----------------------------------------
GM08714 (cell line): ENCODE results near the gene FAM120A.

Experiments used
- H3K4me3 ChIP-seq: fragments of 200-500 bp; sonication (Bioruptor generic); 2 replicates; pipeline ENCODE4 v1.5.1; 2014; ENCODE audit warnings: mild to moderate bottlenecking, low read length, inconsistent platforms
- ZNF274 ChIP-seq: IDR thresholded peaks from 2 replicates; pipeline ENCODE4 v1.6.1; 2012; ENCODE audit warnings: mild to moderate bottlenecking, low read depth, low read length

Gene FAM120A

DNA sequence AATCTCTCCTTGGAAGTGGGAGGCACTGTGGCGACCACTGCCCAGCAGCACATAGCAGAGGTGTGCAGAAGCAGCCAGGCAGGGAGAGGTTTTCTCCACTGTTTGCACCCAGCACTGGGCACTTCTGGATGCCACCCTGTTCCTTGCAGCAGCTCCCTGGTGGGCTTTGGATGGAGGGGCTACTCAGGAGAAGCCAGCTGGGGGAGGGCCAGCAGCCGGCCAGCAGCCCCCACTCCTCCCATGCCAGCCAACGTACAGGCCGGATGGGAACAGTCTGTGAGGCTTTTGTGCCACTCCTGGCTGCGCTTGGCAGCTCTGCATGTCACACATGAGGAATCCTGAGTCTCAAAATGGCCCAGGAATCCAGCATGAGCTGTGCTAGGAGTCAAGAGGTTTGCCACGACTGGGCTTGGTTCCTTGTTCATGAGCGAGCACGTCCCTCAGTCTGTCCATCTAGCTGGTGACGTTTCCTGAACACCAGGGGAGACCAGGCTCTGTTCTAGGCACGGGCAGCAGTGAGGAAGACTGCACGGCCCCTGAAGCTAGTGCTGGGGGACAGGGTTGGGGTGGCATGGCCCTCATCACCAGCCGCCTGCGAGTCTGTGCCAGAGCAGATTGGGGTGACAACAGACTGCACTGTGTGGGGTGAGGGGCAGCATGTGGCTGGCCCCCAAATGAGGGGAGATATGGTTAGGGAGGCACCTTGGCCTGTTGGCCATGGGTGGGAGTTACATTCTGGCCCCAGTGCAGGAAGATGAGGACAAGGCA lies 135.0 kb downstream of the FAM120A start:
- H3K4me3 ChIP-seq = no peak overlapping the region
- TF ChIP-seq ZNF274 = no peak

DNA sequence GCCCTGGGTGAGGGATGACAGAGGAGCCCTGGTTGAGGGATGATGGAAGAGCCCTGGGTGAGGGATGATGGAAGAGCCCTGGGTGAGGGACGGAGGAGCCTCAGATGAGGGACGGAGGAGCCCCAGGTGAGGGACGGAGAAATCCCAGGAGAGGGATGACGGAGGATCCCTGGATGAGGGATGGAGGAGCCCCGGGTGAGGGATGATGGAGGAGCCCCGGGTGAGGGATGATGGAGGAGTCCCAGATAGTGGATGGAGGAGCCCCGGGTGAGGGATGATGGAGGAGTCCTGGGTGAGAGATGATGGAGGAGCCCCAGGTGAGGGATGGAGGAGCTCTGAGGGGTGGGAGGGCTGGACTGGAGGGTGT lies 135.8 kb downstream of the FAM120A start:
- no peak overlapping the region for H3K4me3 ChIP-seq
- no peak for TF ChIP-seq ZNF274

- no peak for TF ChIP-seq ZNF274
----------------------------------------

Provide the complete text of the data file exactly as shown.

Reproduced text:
GM08714 (cell line): ENCODE results near the gene FAM120A.

Experiments used
- H3K4me3 ChIP-seq: fragments of 200-500 bp; sonication (Bioruptor generic); 2 replicates; pipeline ENCODE4 v1.5.1; 2014; ENCODE audit warnings: mild to moderate bottlenecking, low read length, inconsistent platforms
- ZNF274 ChIP-seq: IDR thresholded peaks from 2 replicates; pipeline ENCODE4 v1.6.1; 2012; ENCODE audit warnings: mild to moderate bottlenecking, low read depth, low read length

Gene FAM120A

DNA sequence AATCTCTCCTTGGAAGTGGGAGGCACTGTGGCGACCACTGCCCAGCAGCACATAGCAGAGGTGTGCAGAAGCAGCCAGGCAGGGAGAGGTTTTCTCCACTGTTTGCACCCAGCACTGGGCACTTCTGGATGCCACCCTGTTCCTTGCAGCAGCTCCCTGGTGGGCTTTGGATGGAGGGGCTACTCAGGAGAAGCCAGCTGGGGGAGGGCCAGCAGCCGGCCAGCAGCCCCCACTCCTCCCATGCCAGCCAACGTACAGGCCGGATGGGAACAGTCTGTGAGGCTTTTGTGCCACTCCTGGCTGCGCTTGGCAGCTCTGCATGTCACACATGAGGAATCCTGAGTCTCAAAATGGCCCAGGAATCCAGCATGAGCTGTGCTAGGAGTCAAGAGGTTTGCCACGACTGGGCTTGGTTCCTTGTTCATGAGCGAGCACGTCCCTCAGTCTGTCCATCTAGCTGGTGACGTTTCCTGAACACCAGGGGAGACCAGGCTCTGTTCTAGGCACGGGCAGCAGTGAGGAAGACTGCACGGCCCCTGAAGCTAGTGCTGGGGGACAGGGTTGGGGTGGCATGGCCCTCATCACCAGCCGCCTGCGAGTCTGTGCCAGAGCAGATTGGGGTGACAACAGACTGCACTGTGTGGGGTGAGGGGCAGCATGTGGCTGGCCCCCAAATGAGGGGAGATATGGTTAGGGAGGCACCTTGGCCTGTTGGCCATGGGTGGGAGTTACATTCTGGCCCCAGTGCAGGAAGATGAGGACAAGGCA lies 135.0 kb downstream of the FAM120A start:
- H3K4me3 ChIP-seq = no peak overlapping the region
- TF ChIP-seq ZNF274 = no peak

DNA sequence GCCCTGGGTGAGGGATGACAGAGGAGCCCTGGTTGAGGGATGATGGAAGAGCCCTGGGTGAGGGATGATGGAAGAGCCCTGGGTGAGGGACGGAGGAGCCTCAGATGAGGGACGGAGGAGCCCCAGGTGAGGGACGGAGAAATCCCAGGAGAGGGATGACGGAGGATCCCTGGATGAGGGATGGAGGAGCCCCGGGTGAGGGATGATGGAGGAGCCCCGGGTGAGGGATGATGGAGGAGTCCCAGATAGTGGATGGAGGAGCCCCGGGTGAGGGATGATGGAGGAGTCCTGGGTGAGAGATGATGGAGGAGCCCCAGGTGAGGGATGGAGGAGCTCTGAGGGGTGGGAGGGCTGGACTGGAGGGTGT lies 135.8 kb downstream of the FAM120A start:
- no peak overlapping the region for H3K4me3 ChIP-seq
- no peak for TF ChIP-seq ZNF274

- no peak for TF ChIP-seq ZNF274